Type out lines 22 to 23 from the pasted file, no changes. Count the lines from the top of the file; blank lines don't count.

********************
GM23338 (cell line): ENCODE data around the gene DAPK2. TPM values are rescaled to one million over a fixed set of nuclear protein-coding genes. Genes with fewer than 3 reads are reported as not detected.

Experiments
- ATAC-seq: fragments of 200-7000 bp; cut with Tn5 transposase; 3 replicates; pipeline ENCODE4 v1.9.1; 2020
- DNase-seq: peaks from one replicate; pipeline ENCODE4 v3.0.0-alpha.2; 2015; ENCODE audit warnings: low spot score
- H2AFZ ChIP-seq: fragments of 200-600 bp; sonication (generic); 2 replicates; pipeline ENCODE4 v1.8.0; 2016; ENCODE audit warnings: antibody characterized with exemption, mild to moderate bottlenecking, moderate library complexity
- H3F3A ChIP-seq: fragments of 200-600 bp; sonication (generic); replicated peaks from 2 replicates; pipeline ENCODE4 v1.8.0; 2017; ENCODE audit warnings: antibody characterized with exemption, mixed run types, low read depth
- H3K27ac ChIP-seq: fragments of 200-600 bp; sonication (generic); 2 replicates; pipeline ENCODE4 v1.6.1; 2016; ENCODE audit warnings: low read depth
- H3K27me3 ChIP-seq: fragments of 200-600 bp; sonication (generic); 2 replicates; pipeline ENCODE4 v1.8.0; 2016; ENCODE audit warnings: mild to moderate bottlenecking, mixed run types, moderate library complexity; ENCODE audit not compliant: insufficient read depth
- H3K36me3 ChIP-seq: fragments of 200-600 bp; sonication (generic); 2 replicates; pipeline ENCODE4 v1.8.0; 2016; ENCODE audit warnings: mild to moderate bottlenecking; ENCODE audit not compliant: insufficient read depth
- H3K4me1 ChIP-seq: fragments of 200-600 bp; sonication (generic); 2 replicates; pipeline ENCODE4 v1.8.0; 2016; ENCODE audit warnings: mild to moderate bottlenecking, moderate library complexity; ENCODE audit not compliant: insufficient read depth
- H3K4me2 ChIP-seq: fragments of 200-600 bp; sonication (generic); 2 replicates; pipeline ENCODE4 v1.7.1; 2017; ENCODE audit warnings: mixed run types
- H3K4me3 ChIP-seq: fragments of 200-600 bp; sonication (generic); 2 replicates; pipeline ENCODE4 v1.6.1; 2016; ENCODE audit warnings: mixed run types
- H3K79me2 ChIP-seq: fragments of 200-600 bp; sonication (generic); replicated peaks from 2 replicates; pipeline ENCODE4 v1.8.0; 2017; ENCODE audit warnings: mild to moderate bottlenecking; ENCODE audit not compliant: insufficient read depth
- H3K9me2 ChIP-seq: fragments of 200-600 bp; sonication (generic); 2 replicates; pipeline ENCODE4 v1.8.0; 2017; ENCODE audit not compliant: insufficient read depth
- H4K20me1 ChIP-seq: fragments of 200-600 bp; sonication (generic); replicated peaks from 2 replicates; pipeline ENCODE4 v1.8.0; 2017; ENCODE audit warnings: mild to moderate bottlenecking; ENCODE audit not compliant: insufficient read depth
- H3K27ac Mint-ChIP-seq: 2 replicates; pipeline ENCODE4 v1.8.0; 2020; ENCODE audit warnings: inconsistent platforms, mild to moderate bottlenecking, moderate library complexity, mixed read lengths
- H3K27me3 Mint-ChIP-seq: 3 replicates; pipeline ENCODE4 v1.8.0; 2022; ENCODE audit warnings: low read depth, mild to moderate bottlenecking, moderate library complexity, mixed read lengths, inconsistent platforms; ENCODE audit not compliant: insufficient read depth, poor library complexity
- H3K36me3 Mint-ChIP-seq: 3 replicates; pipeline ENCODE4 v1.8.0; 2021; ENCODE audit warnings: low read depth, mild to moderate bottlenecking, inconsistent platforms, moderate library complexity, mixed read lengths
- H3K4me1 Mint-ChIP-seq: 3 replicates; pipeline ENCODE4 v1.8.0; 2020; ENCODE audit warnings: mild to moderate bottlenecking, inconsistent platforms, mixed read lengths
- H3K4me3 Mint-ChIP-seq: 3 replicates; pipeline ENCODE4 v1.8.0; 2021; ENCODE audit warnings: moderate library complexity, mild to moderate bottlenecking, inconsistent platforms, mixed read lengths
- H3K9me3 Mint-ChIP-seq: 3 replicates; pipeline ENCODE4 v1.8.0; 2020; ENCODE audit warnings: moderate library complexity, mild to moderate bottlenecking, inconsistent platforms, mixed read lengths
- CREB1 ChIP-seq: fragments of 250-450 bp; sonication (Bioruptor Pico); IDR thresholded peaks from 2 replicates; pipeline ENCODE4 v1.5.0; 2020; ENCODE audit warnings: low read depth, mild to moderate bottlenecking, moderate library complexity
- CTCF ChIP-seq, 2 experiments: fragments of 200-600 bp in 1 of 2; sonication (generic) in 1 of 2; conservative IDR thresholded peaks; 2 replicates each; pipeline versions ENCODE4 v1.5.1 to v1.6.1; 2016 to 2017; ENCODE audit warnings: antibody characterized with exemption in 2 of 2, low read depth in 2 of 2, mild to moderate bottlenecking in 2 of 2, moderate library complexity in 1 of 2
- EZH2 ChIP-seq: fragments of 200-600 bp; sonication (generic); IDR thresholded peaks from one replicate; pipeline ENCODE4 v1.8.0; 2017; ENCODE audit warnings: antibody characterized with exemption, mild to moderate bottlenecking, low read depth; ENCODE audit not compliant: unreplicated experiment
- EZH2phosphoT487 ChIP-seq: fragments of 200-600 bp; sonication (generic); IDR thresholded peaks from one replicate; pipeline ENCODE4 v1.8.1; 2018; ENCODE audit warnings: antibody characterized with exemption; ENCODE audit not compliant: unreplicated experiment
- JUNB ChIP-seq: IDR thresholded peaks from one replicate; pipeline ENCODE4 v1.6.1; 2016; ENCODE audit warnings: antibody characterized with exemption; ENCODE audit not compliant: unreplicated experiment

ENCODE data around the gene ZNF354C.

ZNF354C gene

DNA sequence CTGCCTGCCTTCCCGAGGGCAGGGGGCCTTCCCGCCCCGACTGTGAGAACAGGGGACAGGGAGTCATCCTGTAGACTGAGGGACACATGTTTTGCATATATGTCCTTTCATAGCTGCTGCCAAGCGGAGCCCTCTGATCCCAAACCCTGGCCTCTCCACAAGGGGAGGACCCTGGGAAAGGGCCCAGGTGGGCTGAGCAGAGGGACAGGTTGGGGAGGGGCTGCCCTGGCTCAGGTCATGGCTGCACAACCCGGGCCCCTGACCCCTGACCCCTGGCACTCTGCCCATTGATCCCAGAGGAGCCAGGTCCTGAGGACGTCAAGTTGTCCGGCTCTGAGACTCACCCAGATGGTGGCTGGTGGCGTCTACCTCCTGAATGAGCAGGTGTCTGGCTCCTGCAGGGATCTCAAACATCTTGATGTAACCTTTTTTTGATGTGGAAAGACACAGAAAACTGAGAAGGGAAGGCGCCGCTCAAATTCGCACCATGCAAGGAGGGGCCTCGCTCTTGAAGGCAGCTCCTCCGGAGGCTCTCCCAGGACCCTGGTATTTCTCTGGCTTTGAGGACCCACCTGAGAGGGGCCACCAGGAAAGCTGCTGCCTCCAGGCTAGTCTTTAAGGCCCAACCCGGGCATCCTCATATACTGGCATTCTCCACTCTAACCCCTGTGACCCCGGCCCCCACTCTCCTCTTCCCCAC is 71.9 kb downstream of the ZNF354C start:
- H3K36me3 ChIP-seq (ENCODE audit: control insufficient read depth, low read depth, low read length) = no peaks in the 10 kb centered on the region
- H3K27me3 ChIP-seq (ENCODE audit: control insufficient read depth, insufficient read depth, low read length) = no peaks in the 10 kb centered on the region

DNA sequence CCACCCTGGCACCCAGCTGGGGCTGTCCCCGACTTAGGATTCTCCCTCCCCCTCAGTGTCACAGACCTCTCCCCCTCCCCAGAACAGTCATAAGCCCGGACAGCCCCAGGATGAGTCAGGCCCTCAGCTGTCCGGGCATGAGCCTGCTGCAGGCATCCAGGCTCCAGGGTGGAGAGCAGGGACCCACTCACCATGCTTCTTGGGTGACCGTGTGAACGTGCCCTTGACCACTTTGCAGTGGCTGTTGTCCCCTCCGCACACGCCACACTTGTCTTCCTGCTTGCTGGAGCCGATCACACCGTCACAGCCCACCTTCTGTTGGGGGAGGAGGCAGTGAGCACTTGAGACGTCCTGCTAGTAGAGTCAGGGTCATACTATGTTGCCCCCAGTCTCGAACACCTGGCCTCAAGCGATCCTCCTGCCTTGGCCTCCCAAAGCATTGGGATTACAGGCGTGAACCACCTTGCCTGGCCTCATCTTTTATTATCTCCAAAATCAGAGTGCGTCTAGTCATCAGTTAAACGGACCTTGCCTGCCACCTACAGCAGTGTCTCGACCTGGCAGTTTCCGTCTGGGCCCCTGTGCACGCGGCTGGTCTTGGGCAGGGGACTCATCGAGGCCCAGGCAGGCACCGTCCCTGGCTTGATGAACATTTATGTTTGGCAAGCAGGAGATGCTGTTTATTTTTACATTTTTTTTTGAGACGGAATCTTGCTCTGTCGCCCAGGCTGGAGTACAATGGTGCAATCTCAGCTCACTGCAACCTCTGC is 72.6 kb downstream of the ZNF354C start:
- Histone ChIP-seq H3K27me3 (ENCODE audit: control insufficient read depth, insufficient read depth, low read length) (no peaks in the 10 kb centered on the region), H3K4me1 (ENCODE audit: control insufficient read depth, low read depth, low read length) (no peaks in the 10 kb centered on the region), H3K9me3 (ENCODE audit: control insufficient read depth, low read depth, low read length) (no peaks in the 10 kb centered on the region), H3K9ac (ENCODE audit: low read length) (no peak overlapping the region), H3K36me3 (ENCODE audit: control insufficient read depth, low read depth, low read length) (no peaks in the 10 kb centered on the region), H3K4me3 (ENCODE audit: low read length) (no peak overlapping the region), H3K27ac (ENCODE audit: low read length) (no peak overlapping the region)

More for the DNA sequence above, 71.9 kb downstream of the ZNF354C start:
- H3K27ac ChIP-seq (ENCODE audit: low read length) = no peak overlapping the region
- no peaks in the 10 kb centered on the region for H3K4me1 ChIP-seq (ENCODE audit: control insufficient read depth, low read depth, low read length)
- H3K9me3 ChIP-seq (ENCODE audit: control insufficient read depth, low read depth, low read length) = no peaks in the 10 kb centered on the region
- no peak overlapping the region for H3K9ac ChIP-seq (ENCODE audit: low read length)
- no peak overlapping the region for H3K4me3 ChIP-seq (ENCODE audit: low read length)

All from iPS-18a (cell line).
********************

- CREB1 ChIP-seq: fragments of 250-450 bp; sonication (Bioruptor Pico); IDR thresholded peaks from 2 replicates; pipeline ENCODE4 v1.5.0; 2020; ENCODE audit warnings: low read depth, mild to moderate bottlenecking, moderate library complexity
- CTCF ChIP-seq, 2 experiments: fragments of 200-600 bp in 1 of 2; sonication (generic) in 1 of 2; conservative IDR thresholded peaks; 2 replicates each; pipeline versions ENCODE4 v1.5.1 to v1.6.1; 2016 to 2017; ENCODE audit warnings: antibody characterized with exemption in 2 of 2, low read depth in 2 of 2, mild to moderate bottlenecking in 2 of 2, moderate library complexity in 1 of 2